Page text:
Strangle Beach - near Crackington Haven. The beach is quiet even in the summer, probably due to the difficult climb down to the beach.
The beach is sand and shingle with plenty of sand at low tide.
Parking at the cliff top
There are no facilities
Warning – swimming is unsafe and the climb down is both difficult and slippery.

In total contrast to Strangle beach is Widemouth Bay Beach - about a mile long, flat sand backed by cliffs and grassy fields. Rocky in places it has many rock pools popular with children with their crab/prawn nets.
The beach is popular with surfers and its coastal walks provide excellent views.
Services: Parking/café/toilets/shops/Lifeguard/freshwater shower
Dangers: At high tide there are rocks in the centre which sometimes create rip currents. Please bathe between the lifeguard flags at all times.

Widemouth Bay is a small resort in its own right. Although many of the visitors to the beach come from the accommodation in Bude there is a certain amount of accommodation in Widemouth Bay.
This includes:
Widemouth Bay self catering units
Widemouth Bay bed and breakfast and a few
Widemouth Bay hotels.

Moving to the north of Bude we arrive at:
Sandymouth Beach: A lovely spot managed by the National Trust.
There is a National trust car park at the heat of the beach which is a 5 minute walk down a rocky path. Quite small it is usually a nice place to get away from the crowds. There is also a National Trust café in the car park is is highly recommended for snacks/cream teas etc. Toilets in the car park
The walks here are really exceptional over grassy unspoilt headlands.
Directions: A39 from Bude towards Bideford - turn off and follow the signs for Stibb and Sandy Bay. The beach is about 3 miles off the main road.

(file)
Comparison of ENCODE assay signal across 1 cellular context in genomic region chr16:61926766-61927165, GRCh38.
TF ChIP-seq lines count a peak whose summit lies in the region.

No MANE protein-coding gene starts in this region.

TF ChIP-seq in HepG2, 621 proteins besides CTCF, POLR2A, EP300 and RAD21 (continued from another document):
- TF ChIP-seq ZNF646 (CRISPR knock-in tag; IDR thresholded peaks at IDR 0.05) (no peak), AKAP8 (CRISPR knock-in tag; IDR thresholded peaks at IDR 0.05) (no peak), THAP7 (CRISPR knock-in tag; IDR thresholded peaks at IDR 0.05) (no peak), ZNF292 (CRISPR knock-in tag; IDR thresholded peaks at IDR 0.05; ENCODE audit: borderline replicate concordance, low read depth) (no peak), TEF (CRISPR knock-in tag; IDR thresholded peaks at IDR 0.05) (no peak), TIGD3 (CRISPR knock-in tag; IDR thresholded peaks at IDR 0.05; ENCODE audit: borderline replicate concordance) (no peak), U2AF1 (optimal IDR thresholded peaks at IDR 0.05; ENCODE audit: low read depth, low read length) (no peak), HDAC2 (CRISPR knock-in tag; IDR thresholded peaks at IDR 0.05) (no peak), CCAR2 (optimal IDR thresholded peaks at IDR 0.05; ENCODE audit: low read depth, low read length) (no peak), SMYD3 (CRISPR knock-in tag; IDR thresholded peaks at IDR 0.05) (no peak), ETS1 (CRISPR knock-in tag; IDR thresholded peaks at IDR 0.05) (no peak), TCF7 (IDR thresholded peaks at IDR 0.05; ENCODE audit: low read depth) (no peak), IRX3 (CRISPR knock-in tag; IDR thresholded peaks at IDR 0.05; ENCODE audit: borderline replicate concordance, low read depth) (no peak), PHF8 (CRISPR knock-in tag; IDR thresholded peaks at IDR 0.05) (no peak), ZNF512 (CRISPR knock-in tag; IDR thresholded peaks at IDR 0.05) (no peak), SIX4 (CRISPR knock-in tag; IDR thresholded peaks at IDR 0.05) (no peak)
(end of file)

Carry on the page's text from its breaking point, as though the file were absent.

Duckpool Beach:
A small sheltered pebble beach with a large expanse of sand at low water.
Parking is limited
Toilet facilities

Northcott Mouth:
A large pebble beach with sand at low tide
Plenty of rock pools to explore
Facilities – car park but no toilet

Bude is situated in the far north east corner of Cornwall.
An excellent base from which to explore little popular resorts such as Boscastle, Tintagel, Crackington Haven, Widemouth Bay, Morwenstow, and just a little further afield the major resort of Padstow. Of course the Bodmin Moor is close at hand if you enjoy walking over rough terrain.
For those wishing to visit major attractions such as the The Eden Project, The Lost Gardens of Heligan at St Austell, the Tate Gallery and Barbera Hepworth Museum at St Ives and the National Maritime Museum at Falmouth, allow an hour to one and a half hours depending on traffic.
The Rick Stein Restaurant at Padstow is very popular but booking is essential. As it is for the Jamie Oliver 15 Restaurant at Watergate Bay.


Bude Accommodation:
The accommodation in Bude is quite spread out as the town itself is quite small.
In the town centre there are primarily:
Bude guesthouses - these are often large houses converted into guesthouses.
Bude self catering - these are split into two categories:
Bude apartments
Cottages in Bude, these are quite numerous, many are basically second homes being let out when not in use by the owners. Unfortunately, like most popular places in Cornwall this tends to increase the cost of property putting it out of reach of the local population.
The hotels in Bude are not numerous considering the town's popularity but they tend to be of excellent quality.
Many of the hotels in Bude are to be found on the approach roads or near the beaches.
The Bude camp sites and caravan parks are all on the outskirts in the surrounding countryside. The size and geography of Bude does not lend itself to this type of accommodation.

For further information on Bude or any other area in Cornwall.
Full details can be obtained from the Cornwall Tourist Information office Tel. 0345 484950.


Getting to Bude
Bude is somewhat off the beaten track, most visitors to the town arrive by private car. The road is mainly dual carriageway, but after Launceston the road deteriorates into single carriageway.
By Coach
By Air - to Newquay airport - hire cars available